Kraglin turned to go and Peter called after him.

“You know… the other Ravagers did turn up. They welcomed him back, they flew the colours. That probably qualifies you for an afterlife. And just because something’s in a code, it doesn’t mean it’s true.” He badly hoped that Yondu hadn’t thought it was true, but figured the chances were that he probably had. He must have really loved you-

“It’s another story people think is real,” Drax said. “Right?” He looked around as if hoping somebody would congratulate him.

“Probably,” said Kraglin, and he left the room. He was drunk, so he stumbled a little. Gamora set the bottle down on the floor with a quiet clunk.

“Nobody be too loud,” she said. “Groot won’t go back to sleep again once he’s woken up.”

Peter, lost in thought and strange things, looked around at his family.

“I think I should sleep, too,” he said. “I don’t know if I’ll be able to, but god knows I need it.” Small ‘g’ in the ‘god’. Wrong. He wanted to vomit out the word.

“Ya should,” said Rocket. Peter sort of expected him to make a joke along the lines of “Well, go wake Mantis up, helping people sleep has been her purpose in life so far,” but he didn’t.

“You sleep, Quill,” Drax said. “We’ll watch over you.”

With a grateful nod Peter lay down across the couch he was on, and was surprised when Gamora suddenly, rather decisively, pulled his head onto her lap and ran her fingers through his hair.

“Things will be better in the morning,” she whispered to him. “I’ll be here. We’ll all be here. Goodnight.”

Peter felt himself drifting away. It wasn’t remotely a pleasant sensation, as it only served to remind him of the last time he’d been drifting away. Hooked into Ego’s planet, he’d seen the whole galaxy starting to warp. He’d seen hundreds of innocent people die, and he hadn’t been able to do a thing to stop it. He would have happily have died in that moment to put things right, and he supposed that was how Yondu had also felt. But he wasn’t dying now.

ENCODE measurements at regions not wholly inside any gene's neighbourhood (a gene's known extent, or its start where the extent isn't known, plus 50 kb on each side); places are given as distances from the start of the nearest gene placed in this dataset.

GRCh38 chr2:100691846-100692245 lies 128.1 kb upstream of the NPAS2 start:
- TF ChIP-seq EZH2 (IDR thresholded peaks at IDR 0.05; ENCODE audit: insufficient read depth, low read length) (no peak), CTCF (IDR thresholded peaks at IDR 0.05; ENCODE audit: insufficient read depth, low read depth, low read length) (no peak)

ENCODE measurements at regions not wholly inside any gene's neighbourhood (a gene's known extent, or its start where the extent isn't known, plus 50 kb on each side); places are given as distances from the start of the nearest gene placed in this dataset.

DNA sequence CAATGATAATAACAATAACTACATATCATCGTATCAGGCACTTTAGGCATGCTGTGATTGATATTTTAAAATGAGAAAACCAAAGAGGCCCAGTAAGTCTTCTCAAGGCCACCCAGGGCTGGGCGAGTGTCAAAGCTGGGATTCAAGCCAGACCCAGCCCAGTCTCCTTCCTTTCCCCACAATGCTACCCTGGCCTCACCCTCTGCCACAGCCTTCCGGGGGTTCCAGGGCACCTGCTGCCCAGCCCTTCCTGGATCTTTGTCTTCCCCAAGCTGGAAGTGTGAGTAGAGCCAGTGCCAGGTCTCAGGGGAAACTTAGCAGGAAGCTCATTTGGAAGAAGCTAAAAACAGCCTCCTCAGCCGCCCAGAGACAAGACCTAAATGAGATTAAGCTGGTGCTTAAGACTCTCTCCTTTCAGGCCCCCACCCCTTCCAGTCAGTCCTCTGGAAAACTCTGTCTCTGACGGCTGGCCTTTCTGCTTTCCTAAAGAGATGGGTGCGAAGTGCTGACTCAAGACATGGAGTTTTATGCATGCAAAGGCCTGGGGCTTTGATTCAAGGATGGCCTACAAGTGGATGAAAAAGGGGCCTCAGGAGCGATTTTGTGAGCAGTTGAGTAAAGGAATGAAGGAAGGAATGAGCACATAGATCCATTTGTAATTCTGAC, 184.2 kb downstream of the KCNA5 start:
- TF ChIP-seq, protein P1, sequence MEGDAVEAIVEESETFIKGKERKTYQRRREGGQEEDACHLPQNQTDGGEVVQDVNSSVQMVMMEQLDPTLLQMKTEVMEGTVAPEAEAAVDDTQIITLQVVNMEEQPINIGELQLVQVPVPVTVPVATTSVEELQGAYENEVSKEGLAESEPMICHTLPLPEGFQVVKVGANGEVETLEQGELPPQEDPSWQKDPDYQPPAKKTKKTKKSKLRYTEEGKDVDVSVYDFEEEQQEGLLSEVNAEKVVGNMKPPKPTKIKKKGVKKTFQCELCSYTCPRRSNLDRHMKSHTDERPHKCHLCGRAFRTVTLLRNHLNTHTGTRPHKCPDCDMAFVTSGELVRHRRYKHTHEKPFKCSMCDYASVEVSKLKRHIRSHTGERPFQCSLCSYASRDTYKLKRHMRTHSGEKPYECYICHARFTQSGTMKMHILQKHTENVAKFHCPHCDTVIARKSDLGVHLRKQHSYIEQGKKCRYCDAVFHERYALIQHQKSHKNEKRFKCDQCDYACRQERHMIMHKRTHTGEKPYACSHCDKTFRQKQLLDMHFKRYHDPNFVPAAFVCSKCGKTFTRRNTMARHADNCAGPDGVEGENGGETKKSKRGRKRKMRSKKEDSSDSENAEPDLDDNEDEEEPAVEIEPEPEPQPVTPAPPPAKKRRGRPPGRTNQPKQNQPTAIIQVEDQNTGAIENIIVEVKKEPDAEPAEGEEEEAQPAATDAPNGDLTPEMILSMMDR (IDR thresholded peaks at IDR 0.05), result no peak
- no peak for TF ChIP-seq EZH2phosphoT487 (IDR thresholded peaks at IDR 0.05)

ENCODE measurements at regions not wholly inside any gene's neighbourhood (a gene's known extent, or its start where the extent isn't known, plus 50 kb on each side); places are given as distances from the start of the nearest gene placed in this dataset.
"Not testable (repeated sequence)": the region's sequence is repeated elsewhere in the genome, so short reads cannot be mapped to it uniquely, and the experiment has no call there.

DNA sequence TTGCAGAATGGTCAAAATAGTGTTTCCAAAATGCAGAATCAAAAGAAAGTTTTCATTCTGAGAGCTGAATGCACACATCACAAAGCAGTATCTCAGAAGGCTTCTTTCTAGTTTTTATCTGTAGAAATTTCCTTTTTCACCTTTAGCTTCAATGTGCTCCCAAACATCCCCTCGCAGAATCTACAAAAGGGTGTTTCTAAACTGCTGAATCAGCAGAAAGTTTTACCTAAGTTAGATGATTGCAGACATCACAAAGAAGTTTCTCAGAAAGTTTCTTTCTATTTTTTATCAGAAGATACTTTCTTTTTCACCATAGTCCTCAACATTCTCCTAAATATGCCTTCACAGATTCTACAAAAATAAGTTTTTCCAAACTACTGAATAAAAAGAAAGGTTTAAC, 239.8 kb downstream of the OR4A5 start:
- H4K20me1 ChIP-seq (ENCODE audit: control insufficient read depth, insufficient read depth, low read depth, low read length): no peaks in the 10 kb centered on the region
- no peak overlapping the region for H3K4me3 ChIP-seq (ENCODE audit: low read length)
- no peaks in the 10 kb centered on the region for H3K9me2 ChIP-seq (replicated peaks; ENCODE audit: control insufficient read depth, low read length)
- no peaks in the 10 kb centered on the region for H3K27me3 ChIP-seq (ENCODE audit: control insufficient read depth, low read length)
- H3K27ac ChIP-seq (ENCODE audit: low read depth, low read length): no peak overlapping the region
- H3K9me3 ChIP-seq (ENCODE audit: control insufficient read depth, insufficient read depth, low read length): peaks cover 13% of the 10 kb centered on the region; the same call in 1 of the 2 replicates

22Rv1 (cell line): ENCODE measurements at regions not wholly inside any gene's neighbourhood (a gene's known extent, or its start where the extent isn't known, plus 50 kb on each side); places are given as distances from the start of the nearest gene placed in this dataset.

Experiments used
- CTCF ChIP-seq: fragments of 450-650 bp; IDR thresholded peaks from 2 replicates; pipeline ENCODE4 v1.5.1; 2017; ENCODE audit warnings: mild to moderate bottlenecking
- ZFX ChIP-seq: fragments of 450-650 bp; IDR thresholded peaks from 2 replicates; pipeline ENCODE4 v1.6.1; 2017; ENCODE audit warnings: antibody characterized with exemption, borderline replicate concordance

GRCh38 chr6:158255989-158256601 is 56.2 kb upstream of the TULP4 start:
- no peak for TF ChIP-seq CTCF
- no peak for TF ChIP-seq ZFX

“Shhhhh,” said a gentle voice that probably wasn’t Gamora and probably was his mother. “Let go, Star-Lord.”

“Listen to me, boy,” said Yondu. He couldn’t be nothing forever, nothing was nothing forever. “I believe fuck-all but I do believe this, I’d rather a universe with you, you and these ever-lovin’ assholes, than any shit an all-perfect god is trying to sell ya-“

 “It’s all right. I know,” Peter said, and he wanted to say so much more to both of them, but maybe they weren’t so far away. He slept in Gamora’s arms, and as she gradually dozed off too the Zune fell out of Peter’s pocket and started playing the last song it’d been told to play.

Don’t know how long it’s gonna take to feel okay,” Taylor Swift crooned, “But I know I had the best day with you today-“

“I hate it,” Drax said immediately. “Turn it off.”

“Just let it finish,” said Rocket, who would ordinarily have hated it too.

They watched Peter sleep to the sound of the song, and once it was done Rocket carefully picked up the Zune.

“Actually, I changed my mind,” Drax said. “I enjoy the sentimental Earth music.”

“Glad to hear it,” Rocket said, and with tremendous gentleness he slid the Zune back into Peter’s pocket. “There’ll be more songs to come.”